In more complex distributed designs, where there is a significant amount of data exchanged between the nodes on the local network, a new set of rules comes into play. Atomicity, Consistency, Isolation and Durability (ACID) must be given up in order to truly take advantage of going distributed. But while it is clear that the old rules no longer apply, what could replace them is still nebulous. Distributed programming has remained extremely difficult.
Hydra takes a step back from distributed systems, and merely tries to make full use of all CPUs on a single computer, as if it were a mainframe. Hydra retains the principles of ACID, using transactional semantics to simulate a single-threaded system. To the programmer, there are no threads, no locks, and no deadlocks.
As a way to visualize this, imagine the many heads of a Hydra at work. Each head handles one task at a time. Each head works on its own, ignoring the other heads; but sometimes a conflict occurs between them. In such a case, the head that completed its task first is victorious, and the other head is cut off. The chopped-off head then grows back, and begins anew. LPC running on a virtual machine. However, LPC programs do not interact with the database, they are part of the database, alongside the data they work on. Rather than traditional records, rows and tables, the database offers persistence: the full state of the system is preserved across reboots.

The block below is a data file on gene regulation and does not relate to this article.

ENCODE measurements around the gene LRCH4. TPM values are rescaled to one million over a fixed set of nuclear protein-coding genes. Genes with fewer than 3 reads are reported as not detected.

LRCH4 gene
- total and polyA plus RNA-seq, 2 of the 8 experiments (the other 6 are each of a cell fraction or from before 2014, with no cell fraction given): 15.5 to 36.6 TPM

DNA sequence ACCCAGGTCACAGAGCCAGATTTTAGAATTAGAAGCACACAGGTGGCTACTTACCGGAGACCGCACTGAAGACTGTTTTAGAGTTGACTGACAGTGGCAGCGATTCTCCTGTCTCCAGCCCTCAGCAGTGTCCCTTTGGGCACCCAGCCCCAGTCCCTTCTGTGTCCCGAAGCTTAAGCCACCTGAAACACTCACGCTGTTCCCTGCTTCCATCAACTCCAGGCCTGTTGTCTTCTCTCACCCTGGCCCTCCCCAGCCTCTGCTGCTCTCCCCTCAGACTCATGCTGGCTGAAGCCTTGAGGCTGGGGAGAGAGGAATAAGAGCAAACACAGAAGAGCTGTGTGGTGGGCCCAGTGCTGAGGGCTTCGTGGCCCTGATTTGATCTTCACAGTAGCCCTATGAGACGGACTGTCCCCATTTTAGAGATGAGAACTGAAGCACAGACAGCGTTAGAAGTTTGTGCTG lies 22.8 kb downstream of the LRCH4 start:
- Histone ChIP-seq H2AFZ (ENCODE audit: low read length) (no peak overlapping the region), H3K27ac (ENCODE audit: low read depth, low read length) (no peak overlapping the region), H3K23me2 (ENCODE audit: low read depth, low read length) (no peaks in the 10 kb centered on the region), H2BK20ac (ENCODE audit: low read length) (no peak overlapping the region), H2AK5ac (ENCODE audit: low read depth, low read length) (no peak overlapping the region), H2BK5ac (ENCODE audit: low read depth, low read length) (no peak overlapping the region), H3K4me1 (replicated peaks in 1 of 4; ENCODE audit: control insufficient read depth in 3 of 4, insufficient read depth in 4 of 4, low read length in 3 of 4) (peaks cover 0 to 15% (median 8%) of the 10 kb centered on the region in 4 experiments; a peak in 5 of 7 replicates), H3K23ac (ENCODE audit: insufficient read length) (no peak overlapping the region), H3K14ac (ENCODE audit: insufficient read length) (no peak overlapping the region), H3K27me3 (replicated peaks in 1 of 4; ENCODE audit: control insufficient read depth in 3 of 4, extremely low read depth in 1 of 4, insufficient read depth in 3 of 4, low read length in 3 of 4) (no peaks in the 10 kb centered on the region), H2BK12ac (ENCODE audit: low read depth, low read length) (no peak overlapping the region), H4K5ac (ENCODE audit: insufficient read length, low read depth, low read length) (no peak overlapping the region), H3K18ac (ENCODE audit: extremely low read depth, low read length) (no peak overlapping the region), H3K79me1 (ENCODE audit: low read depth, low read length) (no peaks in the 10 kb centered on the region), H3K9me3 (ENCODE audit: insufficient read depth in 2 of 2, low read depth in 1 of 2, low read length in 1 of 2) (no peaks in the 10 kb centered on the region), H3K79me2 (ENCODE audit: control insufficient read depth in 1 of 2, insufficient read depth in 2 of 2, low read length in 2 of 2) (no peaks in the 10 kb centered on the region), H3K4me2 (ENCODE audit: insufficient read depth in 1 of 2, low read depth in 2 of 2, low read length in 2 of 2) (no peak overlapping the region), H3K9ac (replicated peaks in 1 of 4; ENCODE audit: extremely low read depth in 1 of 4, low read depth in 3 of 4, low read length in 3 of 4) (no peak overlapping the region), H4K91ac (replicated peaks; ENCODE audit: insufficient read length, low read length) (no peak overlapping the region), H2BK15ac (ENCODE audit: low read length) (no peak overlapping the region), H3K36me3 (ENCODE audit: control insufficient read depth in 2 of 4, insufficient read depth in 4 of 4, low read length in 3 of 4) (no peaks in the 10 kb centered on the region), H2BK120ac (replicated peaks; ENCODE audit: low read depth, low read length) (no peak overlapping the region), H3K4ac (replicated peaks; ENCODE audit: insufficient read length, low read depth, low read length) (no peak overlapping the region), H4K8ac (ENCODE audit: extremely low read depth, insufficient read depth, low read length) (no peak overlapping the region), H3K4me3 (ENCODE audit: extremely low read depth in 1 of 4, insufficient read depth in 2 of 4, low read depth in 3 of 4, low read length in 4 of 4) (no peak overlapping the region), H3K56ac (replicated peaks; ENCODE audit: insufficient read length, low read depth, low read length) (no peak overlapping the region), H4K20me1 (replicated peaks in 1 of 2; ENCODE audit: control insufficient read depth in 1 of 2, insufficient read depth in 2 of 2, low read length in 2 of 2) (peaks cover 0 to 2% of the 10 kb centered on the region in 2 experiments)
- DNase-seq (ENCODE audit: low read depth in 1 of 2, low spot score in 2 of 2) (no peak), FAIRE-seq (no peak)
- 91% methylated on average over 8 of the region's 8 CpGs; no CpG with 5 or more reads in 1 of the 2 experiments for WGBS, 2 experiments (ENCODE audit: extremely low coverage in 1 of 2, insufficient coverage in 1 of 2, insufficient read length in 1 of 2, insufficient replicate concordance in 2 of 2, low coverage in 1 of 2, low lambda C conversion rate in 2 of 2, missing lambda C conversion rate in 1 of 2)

As objects can be recompiled in place while remaining functional, complex database upgrades can be performed without taking the system down, and even without missing a beat. When a reboot is necessary, for example to upgrade Hydra itself, the system can be back up again in seconds.
Hydra also offers rollbacks in a different context: a function in LPC can be made atomic, so that if an error should occur inside it, all the changes made by that function are rolled back. This has proven to be invaluable for preserving consistency in a persistent system.DGD. DGD began its life as a MUD server engine, and is still used in that fashion, for example by Skotos. DGD became open source in February 2010. Hydra and DGD are fully compatible; the only difference is that Hydra is faster on multi-processor machines.
Executables for Hydra are frequently made available here. These are fully functional, but are limited to at most 64K objects and 255 connected users. Unrestricted binaries are available under a commercial license. A license will cost about as much as hiring a highly-qualified computer email@example.com (or firstname.lastname@example.org if you are already on my whitelist).
There is also a mailing list for discussing Hydra and DGD.